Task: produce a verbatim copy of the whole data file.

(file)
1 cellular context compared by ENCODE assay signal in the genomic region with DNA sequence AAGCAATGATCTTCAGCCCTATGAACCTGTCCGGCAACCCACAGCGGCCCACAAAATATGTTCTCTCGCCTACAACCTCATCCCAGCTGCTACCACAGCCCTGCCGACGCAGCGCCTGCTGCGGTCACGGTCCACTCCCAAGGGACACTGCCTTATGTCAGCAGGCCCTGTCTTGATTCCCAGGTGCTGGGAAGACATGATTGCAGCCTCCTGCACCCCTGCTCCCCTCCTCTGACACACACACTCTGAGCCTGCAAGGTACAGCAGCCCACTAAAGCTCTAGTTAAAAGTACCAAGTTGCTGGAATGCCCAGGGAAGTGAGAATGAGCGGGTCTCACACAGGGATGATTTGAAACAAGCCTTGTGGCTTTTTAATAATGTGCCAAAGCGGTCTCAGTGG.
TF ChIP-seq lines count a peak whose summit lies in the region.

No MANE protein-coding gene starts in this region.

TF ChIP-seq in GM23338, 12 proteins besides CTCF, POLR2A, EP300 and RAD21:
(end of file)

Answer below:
1 cellular context compared by ENCODE assay signal in the genomic region with DNA sequence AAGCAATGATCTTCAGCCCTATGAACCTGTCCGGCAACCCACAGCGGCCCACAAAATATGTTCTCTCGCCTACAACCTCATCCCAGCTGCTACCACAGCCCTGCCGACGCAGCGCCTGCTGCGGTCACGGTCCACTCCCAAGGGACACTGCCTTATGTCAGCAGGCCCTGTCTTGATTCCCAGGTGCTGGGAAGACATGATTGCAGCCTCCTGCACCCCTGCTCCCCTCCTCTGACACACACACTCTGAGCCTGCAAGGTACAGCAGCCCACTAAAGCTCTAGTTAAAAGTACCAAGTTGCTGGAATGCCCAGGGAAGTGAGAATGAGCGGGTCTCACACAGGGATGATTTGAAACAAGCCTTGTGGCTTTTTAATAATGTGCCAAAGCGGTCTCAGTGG.
TF ChIP-seq lines count a peak whose summit lies in the region.

No MANE protein-coding gene starts in this region.

TF ChIP-seq in GM23338, 12 proteins besides CTCF, POLR2A, EP300 and RAD21: